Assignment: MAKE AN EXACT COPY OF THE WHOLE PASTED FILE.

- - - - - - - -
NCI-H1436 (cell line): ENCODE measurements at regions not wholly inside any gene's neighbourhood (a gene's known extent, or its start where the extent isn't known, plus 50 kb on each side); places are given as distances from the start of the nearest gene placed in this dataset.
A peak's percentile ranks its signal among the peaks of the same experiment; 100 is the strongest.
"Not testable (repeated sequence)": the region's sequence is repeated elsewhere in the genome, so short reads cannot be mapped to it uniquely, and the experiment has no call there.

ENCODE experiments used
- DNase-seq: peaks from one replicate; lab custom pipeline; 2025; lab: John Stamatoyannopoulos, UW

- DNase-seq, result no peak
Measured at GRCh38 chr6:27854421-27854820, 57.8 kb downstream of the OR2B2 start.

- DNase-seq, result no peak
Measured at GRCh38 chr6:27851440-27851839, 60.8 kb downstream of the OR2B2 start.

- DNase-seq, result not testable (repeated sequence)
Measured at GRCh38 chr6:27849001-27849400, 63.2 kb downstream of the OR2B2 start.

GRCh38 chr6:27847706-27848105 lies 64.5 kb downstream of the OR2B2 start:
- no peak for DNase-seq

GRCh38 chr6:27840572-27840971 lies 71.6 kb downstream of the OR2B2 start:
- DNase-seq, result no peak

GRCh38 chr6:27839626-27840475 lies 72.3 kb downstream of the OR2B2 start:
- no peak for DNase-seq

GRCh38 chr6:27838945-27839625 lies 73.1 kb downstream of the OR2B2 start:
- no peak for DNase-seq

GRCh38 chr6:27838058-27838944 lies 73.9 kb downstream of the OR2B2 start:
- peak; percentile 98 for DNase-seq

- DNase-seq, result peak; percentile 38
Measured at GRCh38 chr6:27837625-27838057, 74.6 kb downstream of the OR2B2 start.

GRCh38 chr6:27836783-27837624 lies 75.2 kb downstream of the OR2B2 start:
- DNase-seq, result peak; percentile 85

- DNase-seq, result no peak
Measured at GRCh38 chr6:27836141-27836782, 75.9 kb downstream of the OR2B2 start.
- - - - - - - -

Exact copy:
NCI-H1436 (cell line): ENCODE measurements at regions not wholly inside any gene's neighbourhood (a gene's known extent, or its start where the extent isn't known, plus 50 kb on each side); places are given as distances from the start of the nearest gene placed in this dataset.
A peak's percentile ranks its signal among the peaks of the same experiment; 100 is the strongest.
"Not testable (repeated sequence)": the region's sequence is repeated elsewhere in the genome, so short reads cannot be mapped to it uniquely, and the experiment has no call there.

ENCODE experiments used
- DNase-seq: peaks from one replicate; lab custom pipeline; 2025; lab: John Stamatoyannopoulos, UW

- DNase-seq, result no peak
Measured at GRCh38 chr6:27854421-27854820, 57.8 kb downstream of the OR2B2 start.

- DNase-seq, result no peak
Measured at GRCh38 chr6:27851440-27851839, 60.8 kb downstream of the OR2B2 start.

- DNase-seq, result not testable (repeated sequence)
Measured at GRCh38 chr6:27849001-27849400, 63.2 kb downstream of the OR2B2 start.

GRCh38 chr6:27847706-27848105 lies 64.5 kb downstream of the OR2B2 start:
- no peak for DNase-seq

GRCh38 chr6:27840572-27840971 lies 71.6 kb downstream of the OR2B2 start:
- DNase-seq, result no peak

GRCh38 chr6:27839626-27840475 lies 72.3 kb downstream of the OR2B2 start:
- no peak for DNase-seq

GRCh38 chr6:27838945-27839625 lies 73.1 kb downstream of the OR2B2 start:
- no peak for DNase-seq

GRCh38 chr6:27838058-27838944 lies 73.9 kb downstream of the OR2B2 start:
- peak; percentile 98 for DNase-seq

- DNase-seq, result peak; percentile 38
Measured at GRCh38 chr6:27837625-27838057, 74.6 kb downstream of the OR2B2 start.

GRCh38 chr6:27836783-27837624 lies 75.2 kb downstream of the OR2B2 start:
- DNase-seq, result peak; percentile 85

- DNase-seq, result no peak
Measured at GRCh38 chr6:27836141-27836782, 75.9 kb downstream of the OR2B2 start.